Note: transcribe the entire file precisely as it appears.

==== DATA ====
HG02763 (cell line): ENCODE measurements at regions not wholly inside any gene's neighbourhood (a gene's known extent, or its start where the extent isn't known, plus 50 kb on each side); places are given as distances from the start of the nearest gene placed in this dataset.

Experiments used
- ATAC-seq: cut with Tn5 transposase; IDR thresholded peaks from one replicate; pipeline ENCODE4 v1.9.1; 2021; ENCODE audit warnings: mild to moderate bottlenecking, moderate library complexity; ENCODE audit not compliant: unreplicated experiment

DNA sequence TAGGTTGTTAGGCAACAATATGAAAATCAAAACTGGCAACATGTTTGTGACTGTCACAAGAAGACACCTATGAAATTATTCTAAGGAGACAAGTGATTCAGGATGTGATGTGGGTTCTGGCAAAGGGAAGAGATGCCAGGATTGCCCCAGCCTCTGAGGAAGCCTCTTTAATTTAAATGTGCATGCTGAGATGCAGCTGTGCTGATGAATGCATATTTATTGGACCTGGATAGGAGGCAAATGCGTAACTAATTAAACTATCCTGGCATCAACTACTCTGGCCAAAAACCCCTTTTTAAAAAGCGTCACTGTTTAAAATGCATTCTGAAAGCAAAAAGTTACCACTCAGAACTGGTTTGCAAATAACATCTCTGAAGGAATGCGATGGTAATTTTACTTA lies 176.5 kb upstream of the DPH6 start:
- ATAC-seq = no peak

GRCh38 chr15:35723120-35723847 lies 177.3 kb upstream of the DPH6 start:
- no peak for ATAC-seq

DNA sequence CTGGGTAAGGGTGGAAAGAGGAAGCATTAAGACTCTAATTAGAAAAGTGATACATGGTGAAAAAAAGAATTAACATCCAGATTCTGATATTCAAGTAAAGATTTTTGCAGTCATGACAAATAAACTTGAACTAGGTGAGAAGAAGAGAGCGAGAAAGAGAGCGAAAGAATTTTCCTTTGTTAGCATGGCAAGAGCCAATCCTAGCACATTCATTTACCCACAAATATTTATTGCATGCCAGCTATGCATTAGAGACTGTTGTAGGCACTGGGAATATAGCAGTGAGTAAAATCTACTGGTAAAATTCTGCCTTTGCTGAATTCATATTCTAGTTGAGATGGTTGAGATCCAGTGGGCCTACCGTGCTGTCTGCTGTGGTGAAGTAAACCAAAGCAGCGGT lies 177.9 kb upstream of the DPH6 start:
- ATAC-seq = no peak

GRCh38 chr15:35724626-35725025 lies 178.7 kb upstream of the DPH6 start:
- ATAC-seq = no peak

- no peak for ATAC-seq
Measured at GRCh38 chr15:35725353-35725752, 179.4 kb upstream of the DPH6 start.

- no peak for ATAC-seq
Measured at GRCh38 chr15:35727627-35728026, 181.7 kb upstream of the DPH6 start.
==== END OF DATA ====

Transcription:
HG02763 (cell line): ENCODE measurements at regions not wholly inside any gene's neighbourhood (a gene's known extent, or its start where the extent isn't known, plus 50 kb on each side); places are given as distances from the start of the nearest gene placed in this dataset.

Experiments used
- ATAC-seq: cut with Tn5 transposase; IDR thresholded peaks from one replicate; pipeline ENCODE4 v1.9.1; 2021; ENCODE audit warnings: mild to moderate bottlenecking, moderate library complexity; ENCODE audit not compliant: unreplicated experiment

DNA sequence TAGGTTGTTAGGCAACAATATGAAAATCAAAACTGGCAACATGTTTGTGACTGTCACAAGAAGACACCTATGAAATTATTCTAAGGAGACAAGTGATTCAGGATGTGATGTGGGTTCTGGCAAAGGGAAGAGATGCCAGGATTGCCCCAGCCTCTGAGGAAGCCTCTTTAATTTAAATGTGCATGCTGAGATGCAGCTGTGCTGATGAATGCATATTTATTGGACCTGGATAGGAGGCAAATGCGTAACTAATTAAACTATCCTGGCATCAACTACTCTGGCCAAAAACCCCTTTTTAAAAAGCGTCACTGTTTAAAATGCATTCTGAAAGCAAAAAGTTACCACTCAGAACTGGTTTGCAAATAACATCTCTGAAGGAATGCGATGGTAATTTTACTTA lies 176.5 kb upstream of the DPH6 start:
- ATAC-seq = no peak

GRCh38 chr15:35723120-35723847 lies 177.3 kb upstream of the DPH6 start:
- no peak for ATAC-seq

DNA sequence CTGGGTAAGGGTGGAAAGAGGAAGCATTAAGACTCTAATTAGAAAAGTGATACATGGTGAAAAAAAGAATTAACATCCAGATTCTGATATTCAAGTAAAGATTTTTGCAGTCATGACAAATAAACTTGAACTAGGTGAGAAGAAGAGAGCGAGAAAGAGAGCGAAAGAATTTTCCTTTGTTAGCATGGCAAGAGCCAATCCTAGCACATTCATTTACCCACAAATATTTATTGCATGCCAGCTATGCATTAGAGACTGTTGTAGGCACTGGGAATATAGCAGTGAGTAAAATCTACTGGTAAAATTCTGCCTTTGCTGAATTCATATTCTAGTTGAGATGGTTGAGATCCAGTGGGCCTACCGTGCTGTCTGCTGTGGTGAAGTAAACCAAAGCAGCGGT lies 177.9 kb upstream of the DPH6 start:
- ATAC-seq = no peak

GRCh38 chr15:35724626-35725025 lies 178.7 kb upstream of the DPH6 start:
- ATAC-seq = no peak

- no peak for ATAC-seq
Measured at GRCh38 chr15:35725353-35725752, 179.4 kb upstream of the DPH6 start.

- no peak for ATAC-seq
Measured at GRCh38 chr15:35727627-35728026, 181.7 kb upstream of the DPH6 start.